Just as important is for the players of audio games to stop settling for less. When possible vote with your wallet…or purse if you are a lady, or a feminine man. Even if a game is free, vote with your opinions, don’t give them away for free. Just because something exists, doesn’t mean it should be praised. Too often people will be fine with a sub-par game simply because it is something new, and they are interested in seeing what it is. Have standards the same way you do with so many other things in life, don’t settle for any ordinary boring audio game that passes along. This can become hard to realize after so long. When a bunch of poop is flooded into the gaming market it can skew how you look at future games. When something new that looks like a polished poop comes out, it looks good when compared to the unpolished poops all over the place.
As a side note: There are good and bad games, even games you want to like, or who are made by a developer you fan boy over, all of this is aside the point. So many people are willing to make fun of apple fan boys, or android fan boys, but they’ll turn around and fan boy over a developer. A good person can release a bad game, don’t lower your standards for that person or group of developers just because you want them to like you back.
The Echo Chamber
One thing I’ve come to realize is the self filtering that goes on where audio games are discussed. There are a lot of people of the same mindset and personality type who gather and frequent these places. This has the effect of creating an artificial echo chamber which amplifies the message that bad games are okay, and people enjoy them. I’m sure some do actually enjoy poo, but anyone who thinks those who talk the loudest represent the majority are simply mistaken.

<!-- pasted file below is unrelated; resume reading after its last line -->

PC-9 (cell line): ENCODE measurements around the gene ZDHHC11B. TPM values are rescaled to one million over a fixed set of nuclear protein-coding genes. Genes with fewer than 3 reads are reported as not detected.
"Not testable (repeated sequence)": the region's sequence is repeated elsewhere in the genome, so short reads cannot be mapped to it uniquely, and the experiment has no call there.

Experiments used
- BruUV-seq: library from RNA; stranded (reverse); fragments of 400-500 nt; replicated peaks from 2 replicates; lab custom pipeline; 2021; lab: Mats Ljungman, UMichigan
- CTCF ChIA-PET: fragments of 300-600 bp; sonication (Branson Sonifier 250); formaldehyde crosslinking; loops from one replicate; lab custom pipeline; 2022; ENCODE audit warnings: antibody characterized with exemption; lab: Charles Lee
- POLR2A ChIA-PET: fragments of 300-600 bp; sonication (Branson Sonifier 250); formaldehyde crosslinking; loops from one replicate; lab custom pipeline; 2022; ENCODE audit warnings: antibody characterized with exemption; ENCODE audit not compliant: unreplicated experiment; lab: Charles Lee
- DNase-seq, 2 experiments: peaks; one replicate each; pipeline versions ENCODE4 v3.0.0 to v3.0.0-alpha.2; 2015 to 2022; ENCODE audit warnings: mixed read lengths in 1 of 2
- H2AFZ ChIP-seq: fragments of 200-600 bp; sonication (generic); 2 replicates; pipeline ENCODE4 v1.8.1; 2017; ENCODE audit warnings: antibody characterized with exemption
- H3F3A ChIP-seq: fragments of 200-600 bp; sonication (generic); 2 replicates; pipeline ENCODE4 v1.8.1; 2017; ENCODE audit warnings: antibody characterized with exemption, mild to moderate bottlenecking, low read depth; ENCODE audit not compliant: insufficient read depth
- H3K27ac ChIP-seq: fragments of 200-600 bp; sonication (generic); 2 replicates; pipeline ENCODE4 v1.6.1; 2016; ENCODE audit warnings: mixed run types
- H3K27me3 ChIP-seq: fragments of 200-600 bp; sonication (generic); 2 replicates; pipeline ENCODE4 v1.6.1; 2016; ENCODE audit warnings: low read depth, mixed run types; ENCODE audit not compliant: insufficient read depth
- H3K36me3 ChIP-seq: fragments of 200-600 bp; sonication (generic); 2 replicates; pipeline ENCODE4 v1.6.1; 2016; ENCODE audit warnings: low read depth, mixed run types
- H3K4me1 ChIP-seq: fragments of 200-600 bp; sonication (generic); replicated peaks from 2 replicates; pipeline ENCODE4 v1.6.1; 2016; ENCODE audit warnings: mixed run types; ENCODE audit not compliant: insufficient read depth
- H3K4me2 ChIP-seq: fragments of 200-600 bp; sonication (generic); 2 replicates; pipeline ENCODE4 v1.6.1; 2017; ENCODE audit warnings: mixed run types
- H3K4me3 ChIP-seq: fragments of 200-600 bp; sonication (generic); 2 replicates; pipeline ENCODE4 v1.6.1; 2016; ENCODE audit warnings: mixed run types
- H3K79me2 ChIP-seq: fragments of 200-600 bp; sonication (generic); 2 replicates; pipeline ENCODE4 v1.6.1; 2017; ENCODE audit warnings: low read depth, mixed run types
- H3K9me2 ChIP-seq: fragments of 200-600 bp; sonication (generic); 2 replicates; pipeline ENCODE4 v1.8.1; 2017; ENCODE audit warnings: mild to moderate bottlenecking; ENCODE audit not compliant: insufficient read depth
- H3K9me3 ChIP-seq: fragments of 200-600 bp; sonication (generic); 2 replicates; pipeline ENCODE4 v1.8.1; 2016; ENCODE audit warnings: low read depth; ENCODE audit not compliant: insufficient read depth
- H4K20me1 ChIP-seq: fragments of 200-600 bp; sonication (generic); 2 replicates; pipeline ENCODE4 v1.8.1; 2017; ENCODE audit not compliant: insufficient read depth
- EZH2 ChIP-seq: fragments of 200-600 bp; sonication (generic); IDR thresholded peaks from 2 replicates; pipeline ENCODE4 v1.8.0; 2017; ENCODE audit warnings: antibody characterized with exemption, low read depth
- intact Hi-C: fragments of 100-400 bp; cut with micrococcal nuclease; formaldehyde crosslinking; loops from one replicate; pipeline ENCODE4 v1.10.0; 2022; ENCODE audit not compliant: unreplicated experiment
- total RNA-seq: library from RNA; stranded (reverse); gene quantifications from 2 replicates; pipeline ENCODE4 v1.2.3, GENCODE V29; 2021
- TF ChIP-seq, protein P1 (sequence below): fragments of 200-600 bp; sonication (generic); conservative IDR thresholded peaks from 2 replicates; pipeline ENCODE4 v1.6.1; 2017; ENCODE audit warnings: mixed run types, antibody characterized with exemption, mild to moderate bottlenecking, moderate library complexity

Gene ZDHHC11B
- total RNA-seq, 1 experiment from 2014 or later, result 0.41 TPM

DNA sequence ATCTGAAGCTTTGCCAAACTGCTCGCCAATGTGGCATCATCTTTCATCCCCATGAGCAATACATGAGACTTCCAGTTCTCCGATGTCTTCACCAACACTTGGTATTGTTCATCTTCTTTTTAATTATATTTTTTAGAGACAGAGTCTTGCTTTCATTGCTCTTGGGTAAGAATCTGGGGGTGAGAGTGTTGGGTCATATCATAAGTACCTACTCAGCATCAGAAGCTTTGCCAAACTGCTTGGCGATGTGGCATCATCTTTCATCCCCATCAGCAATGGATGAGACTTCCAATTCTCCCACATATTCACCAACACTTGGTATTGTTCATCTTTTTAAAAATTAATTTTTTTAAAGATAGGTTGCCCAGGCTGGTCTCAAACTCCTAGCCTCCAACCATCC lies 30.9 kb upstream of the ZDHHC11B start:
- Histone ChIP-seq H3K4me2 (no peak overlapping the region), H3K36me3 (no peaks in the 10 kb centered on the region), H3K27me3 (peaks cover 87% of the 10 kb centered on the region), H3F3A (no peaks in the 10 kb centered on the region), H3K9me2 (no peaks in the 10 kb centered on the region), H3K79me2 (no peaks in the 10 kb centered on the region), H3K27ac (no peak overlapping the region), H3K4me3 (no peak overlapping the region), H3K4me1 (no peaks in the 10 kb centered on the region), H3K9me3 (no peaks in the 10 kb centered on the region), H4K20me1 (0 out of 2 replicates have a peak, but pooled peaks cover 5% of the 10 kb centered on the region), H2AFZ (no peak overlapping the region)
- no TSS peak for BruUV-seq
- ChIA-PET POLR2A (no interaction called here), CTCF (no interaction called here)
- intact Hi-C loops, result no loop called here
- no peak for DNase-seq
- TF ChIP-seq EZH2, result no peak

There is a large group of audio gamers who refuse to take part in these discussions for their own personal reasons. I haven’t talked to them all, but those I have talked to always bring up how annoying all the people are in these places. Also…going off purely anecdotal experiences, these people are typically the more hardcore gamers who wouldn’t like the sort of games I’m writing about in this blog post. With a big percentage of gamers refusing to take part in the discussion because they can’t stand the sycophants, and the sycophants being so loud in their phrasing of bad games, we are where we are now. If people don’t raise their standards and start thinking about the future of audio games, we will keep spinning our wheels going nowhere.
I Feel Better, Do You Feel Better?